Coded Masks

The Coded Mask Thing

X-rays are composed by high energy photons. It's difficult to get this photons to interact with matter in a way that they can be focused as we do with optical bands photons. Therefore, we need to use some trick to get our high energy images.

For photon energies up to about 10 Kevs, focusing can be done using different techniques like grazing-incidence reflection. There's an alternative way which can be used for imaging high energy photons like X-ray and gamma-ray ones. This techniques give a wider range of energies and also offer wider field of views and are known as multiplexing techniques. The direction and intensity of the incoming radiation is encoded, therefore it needs to be decoded later.  We can classify multiplexing techniques this way:

  • Temporal multiplexing: does not need position sensitive detectors. Examples of devices making use of this technique:
    1. scanning collimators
    2. rotation collimators
  • Spatial multiplexing: we do need a position sensitive detector. We can find two kinds of devices making use of this technique:
    1. fourier transform imagers: 2 or more collimator grids are placed in front of a detector plane
    2. coded-mask systems: one or more arrays ofopaque and transparent elements are placed in front of the detector plane

After decoding they permit the reconstruction of the original source image. Then these techniques allow imaging of high energy sources.

A coded-mask is a plate with areas that are transparent or opaque to photons in a given energy range following a defined pattern. The transparent and opaque areas are called mask elements. All of them have equal size and are distributed in a pre-determined pattern placed in a regular grid. The detector plane should have spatial resolution matched to the mask pattern grid size and must be sensitive to the range of energies of interest. The idea behind the coded-mask is the same as in the case of the pinhole camera. Letting light go through a little hole in an opaque surface. In fact the pinhole camera can be considered as the simplest case of coded-mask.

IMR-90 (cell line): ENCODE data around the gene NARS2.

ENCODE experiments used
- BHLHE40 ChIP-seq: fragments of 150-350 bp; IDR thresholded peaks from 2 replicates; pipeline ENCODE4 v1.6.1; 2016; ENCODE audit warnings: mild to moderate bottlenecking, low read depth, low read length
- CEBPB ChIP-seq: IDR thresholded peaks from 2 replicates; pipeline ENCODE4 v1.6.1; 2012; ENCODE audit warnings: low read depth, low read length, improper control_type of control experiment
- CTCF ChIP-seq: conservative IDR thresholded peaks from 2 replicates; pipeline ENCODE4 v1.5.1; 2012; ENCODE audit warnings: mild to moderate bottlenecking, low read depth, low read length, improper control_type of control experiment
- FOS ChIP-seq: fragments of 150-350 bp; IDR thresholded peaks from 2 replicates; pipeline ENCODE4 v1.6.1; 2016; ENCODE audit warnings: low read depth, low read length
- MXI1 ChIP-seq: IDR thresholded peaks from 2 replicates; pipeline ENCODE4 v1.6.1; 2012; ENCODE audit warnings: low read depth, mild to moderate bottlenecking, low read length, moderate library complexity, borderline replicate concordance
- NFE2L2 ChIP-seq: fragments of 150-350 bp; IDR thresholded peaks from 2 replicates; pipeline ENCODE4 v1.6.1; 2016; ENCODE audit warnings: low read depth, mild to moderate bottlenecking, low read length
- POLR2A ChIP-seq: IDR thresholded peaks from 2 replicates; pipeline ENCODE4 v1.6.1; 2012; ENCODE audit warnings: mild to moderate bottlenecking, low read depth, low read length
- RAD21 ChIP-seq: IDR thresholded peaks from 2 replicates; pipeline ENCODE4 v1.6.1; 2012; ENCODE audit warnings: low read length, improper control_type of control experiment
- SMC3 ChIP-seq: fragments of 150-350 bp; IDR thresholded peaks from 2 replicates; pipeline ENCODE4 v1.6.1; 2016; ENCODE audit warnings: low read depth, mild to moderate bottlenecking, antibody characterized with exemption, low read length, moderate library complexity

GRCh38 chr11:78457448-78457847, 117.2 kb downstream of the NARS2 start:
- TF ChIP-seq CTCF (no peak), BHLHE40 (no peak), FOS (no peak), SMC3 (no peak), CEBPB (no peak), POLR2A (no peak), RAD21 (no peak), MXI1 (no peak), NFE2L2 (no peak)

In the pinhole camera we had only one hole and, thus, only one image.

 

 

In a coded mask we will find a mixture of one image per trasparent element in the mask, as each of the transparent elements will work as an individual pinhole camera. We need to revert the process by means of computational techniques, i. e., with the help of our computers we have to find each one of the individual images wich compose the mixed one.

 

 
The goal to achieve is to get photons coming from a certain direction in the sky project the mask in the detector plane in a unique way. This projection has the same coding as the mask-pattern, but it will be shifted relative to the central position, this shift determine uniquely the direction of the incoming photons. The strength of the projection will determine the intensity of the source. The detector will accumulate, thus, the sum of several displaced mask patterns (originated from different sources in the field of view).. Therefore the accumulated detector image must be decoded matching every possible shifted mask pattern,  in order to recover the information on how many sources were in the field of view and its intensities.

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